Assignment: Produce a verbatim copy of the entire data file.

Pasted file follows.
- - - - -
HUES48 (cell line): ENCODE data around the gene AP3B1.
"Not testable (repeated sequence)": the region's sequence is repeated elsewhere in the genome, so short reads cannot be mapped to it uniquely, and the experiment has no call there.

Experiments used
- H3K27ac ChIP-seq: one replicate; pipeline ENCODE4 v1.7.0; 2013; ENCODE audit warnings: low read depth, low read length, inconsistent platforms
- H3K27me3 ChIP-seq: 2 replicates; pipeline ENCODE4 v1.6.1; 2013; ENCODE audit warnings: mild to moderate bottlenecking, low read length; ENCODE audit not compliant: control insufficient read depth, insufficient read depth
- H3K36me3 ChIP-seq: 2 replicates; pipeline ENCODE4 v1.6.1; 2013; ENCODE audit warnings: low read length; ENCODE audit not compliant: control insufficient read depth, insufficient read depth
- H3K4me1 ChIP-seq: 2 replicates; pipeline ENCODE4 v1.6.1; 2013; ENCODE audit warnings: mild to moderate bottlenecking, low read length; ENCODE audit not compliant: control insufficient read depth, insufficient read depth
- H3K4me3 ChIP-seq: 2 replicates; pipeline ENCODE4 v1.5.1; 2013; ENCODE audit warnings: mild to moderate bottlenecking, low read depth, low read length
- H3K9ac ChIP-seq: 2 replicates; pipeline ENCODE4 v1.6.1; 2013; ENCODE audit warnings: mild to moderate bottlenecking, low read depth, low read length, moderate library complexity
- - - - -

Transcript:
HUES48 (cell line): ENCODE data around the gene AP3B1.
"Not testable (repeated sequence)": the region's sequence is repeated elsewhere in the genome, so short reads cannot be mapped to it uniquely, and the experiment has no call there.

Experiments used
- H3K27ac ChIP-seq: one replicate; pipeline ENCODE4 v1.7.0; 2013; ENCODE audit warnings: low read depth, low read length, inconsistent platforms
- H3K27me3 ChIP-seq: 2 replicates; pipeline ENCODE4 v1.6.1; 2013; ENCODE audit warnings: mild to moderate bottlenecking, low read length; ENCODE audit not compliant: control insufficient read depth, insufficient read depth
- H3K36me3 ChIP-seq: 2 replicates; pipeline ENCODE4 v1.6.1; 2013; ENCODE audit warnings: low read length; ENCODE audit not compliant: control insufficient read depth, insufficient read depth
- H3K4me1 ChIP-seq: 2 replicates; pipeline ENCODE4 v1.6.1; 2013; ENCODE audit warnings: mild to moderate bottlenecking, low read length; ENCODE audit not compliant: control insufficient read depth, insufficient read depth
- H3K4me3 ChIP-seq: 2 replicates; pipeline ENCODE4 v1.5.1; 2013; ENCODE audit warnings: mild to moderate bottlenecking, low read depth, low read length
- H3K9ac ChIP-seq: 2 replicates; pipeline ENCODE4 v1.6.1; 2013; ENCODE audit warnings: mild to moderate bottlenecking, low read depth, low read length, moderate library complexity